The NFL has awarded $1.37 million through its Helmet Challenge to four groups developing 3D printed helmets meant to reduce player concussions, 3D Printing Industry reports. The Helmet Challenge is one piece of the NFL's broader Engineering Roadmap, a $60 million effort to improve understanding of head injuries in professional football. Scrutiny has intensified in recent years over the high rate of concussions amongst players, which can lead to detrimental health effects — both mental and physical — that last long after a player leaves the league.
The NFL says the best prototype from the Helmet Challenge will be worn by players once it has proven to outperform anything currently in use, with an aim of implementing the new helmet by July 2021. The NFL is still taking applications for the contest through June 2021, and will continue providing funds to further development of the best designs.
3D printing is finding its applications – The big innovation amongst all the groups named is the use of 3D printing to customize a helmet's protective padding for each individual player. With 3D printing, designers can create flexible, three-dimensional lattice structures that aren't possible to make with a traditional method where rubber is poured into a mold. These lattice structures can be thicker around sensitive areas of the skull, and thinner, or less protective in areas where it's not as crucial.
Despite initial enthusiasm for 3D printing technology, it's yet to find mass-market applications. When small, desktop 3D printers arrived on the market the areas that people would eventually be able to print replacement parts for appliances or custom items for their hobbies, but with most printers only being able to use a single material, that optimism hasn't turned into reality. The technology is, however, finding itself well-suited to various commercial sectors, including custom automotive manufacturing and medicine. The ability to create custom helmets falls firmly into the second category.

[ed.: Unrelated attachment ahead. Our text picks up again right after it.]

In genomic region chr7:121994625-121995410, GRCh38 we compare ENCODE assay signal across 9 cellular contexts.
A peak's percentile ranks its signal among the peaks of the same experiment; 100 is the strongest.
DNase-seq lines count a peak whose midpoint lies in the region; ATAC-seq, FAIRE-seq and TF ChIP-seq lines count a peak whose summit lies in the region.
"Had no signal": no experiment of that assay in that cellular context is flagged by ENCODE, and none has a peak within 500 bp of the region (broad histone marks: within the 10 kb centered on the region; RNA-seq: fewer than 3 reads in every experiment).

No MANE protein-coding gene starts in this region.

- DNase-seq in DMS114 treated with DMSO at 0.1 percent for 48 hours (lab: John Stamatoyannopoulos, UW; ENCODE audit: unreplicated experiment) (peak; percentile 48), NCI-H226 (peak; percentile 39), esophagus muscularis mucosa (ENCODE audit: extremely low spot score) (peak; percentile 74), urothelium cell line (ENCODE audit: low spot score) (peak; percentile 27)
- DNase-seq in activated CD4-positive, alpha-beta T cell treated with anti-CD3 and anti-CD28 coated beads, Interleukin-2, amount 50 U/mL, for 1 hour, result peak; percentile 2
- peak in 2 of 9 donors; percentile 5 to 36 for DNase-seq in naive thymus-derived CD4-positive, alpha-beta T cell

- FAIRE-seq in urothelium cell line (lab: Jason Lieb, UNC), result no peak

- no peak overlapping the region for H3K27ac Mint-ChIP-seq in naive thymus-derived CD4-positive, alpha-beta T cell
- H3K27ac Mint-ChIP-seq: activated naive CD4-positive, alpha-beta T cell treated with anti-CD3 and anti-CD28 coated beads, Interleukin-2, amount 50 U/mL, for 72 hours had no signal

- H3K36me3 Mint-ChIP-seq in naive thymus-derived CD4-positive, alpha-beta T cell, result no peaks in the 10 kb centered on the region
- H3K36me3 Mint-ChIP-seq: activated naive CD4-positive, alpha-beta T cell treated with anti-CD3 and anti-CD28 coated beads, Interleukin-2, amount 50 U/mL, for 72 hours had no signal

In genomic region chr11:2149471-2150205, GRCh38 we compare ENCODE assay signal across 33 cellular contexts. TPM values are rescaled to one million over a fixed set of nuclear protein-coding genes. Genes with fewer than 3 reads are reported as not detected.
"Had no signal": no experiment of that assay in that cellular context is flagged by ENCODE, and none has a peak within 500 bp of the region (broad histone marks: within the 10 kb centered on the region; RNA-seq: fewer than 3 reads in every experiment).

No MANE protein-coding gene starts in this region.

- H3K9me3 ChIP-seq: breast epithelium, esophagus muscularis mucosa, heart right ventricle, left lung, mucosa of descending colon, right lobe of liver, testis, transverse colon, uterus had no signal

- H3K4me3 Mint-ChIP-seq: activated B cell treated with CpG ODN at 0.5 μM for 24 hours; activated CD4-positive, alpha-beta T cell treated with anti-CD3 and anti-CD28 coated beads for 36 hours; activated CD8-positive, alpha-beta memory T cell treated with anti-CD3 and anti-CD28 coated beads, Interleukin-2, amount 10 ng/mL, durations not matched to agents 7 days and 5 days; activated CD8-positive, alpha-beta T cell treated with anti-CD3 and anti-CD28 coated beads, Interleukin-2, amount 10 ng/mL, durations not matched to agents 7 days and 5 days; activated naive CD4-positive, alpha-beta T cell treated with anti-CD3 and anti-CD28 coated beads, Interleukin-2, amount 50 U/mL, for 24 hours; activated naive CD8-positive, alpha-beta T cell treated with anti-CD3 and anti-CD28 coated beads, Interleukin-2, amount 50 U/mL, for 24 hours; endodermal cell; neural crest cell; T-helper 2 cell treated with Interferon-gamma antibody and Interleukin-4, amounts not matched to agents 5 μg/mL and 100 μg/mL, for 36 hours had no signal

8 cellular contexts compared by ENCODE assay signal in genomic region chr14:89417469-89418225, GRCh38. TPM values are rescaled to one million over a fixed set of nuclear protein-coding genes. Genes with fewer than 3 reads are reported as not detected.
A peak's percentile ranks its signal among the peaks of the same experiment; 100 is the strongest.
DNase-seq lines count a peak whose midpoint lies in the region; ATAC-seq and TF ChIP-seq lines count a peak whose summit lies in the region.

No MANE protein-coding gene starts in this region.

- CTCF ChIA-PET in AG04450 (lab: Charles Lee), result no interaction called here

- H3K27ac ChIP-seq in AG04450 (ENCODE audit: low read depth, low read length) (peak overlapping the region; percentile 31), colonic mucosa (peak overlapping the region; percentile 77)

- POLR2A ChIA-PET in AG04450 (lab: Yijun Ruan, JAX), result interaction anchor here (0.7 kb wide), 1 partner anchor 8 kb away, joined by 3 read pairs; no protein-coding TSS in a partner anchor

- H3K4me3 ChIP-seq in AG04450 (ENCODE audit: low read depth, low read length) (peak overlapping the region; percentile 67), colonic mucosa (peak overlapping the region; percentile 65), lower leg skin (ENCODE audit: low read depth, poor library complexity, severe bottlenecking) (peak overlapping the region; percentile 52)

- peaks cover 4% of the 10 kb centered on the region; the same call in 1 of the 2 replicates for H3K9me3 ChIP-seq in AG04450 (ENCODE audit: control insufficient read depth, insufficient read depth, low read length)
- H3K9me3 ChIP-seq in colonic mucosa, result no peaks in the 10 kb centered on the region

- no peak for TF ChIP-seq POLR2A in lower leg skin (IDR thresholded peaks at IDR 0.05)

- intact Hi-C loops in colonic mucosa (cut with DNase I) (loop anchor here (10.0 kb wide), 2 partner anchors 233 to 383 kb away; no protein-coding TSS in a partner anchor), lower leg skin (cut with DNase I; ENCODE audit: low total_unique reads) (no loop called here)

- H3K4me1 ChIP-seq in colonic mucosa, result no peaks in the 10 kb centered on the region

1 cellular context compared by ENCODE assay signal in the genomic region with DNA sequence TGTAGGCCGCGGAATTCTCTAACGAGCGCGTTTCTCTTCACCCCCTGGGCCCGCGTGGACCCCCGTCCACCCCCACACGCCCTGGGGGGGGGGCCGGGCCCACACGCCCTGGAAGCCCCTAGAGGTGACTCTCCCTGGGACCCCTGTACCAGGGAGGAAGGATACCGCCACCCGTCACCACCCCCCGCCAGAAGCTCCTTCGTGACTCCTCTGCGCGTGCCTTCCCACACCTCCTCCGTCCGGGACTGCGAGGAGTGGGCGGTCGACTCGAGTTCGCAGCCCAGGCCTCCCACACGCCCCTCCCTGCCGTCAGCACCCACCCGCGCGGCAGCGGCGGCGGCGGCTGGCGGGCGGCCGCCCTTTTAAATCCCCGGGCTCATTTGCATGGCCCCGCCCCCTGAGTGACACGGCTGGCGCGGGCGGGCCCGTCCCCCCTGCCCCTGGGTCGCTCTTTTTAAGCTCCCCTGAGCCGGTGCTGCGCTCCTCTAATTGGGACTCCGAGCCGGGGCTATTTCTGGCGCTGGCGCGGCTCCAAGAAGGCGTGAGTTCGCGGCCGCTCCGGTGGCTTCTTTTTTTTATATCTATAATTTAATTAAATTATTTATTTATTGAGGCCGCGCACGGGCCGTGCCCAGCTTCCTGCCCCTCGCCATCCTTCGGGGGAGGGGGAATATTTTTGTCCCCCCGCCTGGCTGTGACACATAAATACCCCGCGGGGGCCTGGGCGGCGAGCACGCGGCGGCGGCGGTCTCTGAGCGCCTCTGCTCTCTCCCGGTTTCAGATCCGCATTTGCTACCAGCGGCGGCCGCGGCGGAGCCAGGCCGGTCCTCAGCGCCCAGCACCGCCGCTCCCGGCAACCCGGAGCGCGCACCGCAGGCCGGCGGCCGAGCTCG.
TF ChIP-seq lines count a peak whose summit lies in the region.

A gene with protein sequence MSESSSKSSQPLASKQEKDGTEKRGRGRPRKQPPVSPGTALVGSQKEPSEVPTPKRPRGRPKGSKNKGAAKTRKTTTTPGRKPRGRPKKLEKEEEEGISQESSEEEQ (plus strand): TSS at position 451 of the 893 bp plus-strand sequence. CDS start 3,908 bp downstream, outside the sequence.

The designers of these Helmet Challenge prototypes are partnering with 3D printing companies (or "additive manufacturers" as they're known in the industry) including EOS and BASF, with the latter even creating its own flexible foam material as part of the initiative. Another additive manufacturer, Impressio in partnership with the University of Colorado Denver has designed a helmet it says is safer, lighter, and more comfortable than anything in use today.
Playing defense – Recent documentaries such as Killer Inside: The Mind of Aaron Hernandez and the movie Concussion starring Will Smith have brought more attention to the NFL's concussion crisis. CTE, or chronic traumatic encephalopathy, is caused by repetitive brain trauma and has been linked to a progressive decline in memory and cognition, as well as depression. Numerous recent studies have identified CTE in former football players.
The NFL was long resistant to taking action. Football is, after all, an inherently violent sport with lots of full-on contact and intense collisions. And football is an American past time. The league appears to be trying to get ahead of any further backlash, though, with these and other contributions to CTE research.